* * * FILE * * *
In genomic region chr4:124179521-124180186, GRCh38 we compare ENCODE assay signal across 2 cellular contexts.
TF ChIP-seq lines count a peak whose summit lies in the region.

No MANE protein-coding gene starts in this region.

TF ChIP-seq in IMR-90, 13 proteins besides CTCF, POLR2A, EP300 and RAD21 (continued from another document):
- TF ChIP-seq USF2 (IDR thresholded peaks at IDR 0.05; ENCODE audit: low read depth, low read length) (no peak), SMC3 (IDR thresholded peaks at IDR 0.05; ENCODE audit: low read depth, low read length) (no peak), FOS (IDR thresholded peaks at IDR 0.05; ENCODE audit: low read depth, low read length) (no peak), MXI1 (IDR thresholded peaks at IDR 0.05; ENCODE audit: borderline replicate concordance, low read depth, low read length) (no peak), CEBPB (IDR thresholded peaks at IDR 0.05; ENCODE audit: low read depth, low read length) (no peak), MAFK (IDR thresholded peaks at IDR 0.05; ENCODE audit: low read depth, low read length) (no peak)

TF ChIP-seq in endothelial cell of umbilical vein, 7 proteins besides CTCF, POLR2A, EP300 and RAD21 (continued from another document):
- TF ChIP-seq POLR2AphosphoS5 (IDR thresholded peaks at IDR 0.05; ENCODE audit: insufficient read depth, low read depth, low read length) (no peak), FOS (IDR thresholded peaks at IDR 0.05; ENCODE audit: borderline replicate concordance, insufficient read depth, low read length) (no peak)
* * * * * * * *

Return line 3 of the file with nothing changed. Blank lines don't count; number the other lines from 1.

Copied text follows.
No MANE protein-coding gene starts in this region.